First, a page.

Design Conventions on the Web

This article, written by me, was originally published and posted for the Expert Articles for the Embarc website. I am reposting on my blog because I think it is a very beneficial article.

10/02/2007

Design conventions are elements that multiple people agree upon and implement so that web users will have similar experiences across disparate websites. By using web design conventions when creating a site, you are making life easier for the typical web visitor, which in turns leads to thorough visits and higher conversion rates.

These similar experiences eventually transform into expectations. If conventions make a visitor’s user experience less complicated, then it is safe to assume that websites that do not follow web design conventions will be looked upon negatively by web visitors. Just as there are standards of practice in the business world, there are corollaries in the web design world that ensure that nobody has to reinvent the wheel over and over again. As a result, designers are allowed to concentrate on customizing specific client requests. Fortunately, web design conventions are very straightforward and effective. Most ordinary users could recognize these design elements since they are so common.

Here are just a few examples:

1. Logo is placed conspicuously in the top left or right-hand corner of the homepage

Because a user’s eye is often drawn to the top left hand corner of a web browser, most designers consciously put logos in this location. It has become a norm on most sites to place logos in this position. When a logo is situated anywhere else, it takes a little more work on behalf of the designer and user to establish its authority.

2. The links on your primary navigation bar should all be internal links

Primary navigation should be a consistent fixture. If a user clicks a main navigation link and is directed to an external site, that consistent fixture will disappear. The user will lose contextual understanding of where they are.

3. Main navigation is often designed in a vertical or horizontal format

Primary navigation must be clear, structured, and intuitive. Positioning the navigation vertically or horizontally creates this feel, does not confuse the user, and helps them quickly identify the navigation.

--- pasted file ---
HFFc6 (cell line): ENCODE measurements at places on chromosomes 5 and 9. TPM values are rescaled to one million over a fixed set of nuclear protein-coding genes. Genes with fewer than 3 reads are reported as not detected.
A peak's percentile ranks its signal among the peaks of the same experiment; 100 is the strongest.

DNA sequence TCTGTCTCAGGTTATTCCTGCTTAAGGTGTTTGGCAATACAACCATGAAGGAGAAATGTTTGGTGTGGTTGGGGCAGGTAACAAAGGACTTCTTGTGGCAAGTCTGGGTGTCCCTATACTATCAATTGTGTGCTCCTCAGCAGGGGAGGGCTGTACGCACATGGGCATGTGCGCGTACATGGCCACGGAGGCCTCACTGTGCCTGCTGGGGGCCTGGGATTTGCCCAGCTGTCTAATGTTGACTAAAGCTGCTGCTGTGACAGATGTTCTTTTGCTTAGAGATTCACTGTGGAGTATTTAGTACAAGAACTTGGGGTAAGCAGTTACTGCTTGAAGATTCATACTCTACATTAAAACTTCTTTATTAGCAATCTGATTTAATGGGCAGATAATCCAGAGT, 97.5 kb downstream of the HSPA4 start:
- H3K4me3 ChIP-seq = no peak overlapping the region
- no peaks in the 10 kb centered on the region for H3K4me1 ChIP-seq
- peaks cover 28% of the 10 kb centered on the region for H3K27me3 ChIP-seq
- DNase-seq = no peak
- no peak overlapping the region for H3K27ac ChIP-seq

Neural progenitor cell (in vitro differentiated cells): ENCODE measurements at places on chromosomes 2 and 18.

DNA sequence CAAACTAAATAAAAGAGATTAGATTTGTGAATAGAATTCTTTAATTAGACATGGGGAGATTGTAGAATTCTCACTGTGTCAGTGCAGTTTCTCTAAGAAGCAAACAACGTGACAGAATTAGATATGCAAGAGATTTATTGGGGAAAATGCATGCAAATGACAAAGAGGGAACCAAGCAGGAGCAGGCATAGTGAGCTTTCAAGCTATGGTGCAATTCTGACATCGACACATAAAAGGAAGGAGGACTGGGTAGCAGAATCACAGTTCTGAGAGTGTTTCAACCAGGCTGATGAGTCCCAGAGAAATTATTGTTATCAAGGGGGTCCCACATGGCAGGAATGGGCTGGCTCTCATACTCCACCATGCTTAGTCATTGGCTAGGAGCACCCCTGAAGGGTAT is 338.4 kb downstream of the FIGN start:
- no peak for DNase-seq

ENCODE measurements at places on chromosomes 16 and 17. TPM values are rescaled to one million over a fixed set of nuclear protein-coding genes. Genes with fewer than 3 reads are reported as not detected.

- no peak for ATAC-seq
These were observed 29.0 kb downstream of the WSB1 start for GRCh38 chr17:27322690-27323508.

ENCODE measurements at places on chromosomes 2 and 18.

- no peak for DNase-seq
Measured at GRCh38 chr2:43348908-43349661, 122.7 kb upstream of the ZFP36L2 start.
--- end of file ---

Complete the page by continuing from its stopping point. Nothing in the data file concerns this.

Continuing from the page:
4. Underlining words often indicate an active link

Underlining words separate active links from paragraphs of text, and create a hierarchy showing that it is important and clickable.

5. Changing the color of visited links

Changing the color of the link after a user has visited this page helps the user identify where they are, and have been on a site.

These consistent features on a website help users effortlessly operate a site to achieve their goals, to know what to expect rather than wondering how to use a new attribute, to immediately locate essential elements on a website, and to guide them toward important components such as the navigation. These basic aspects of websites improve a user’s ability to get things done quickly, and ultimately will help reinforce a satisfactory user experience. When elements of a website always behave consistently, users don’t have to anticipate what will happen. Instead, they know what will happen based on earlier experiences.

If a user visits a site and it behaves abnormally, they will feel less in control of their experience and will be quickly turned away from wanting to search deeper into the site. Because most sites use these design conventions, users start to expect that all sites should act in this way. They do not want to relearn a new system each time they go to a new website. Designers must always keep in mind that a web design, layout, and key messaging have about five to eight seconds to convince a new user to stay at a site and dive deeper into an inner page. Don’t waste this valuable time by forcing your web visitors to understand a brand new, untested design paradigm.

Sometimes design conventions can be modified, but only if it allows a user to complete a task in an improved way. Perform user testing. If your test user visits a modified site element and appears to be confused, obviously this is not a good direction to proceed with.

It is important for designers to remember that graphics are pleasant additions to a website, but should never get in the way of users understanding of a site. The web allows a consistent interface; use these design conventions as much as possible so users will be pleased and revisit a site numerous times.

Designers are committed to working with website business owners to design websites that adhere to these design conventions. Through mutual collaboration, the implications of deviation from the conventions can and should be explored. Conventions should be followed as often as possible as they are useful guidelines that were created to help.



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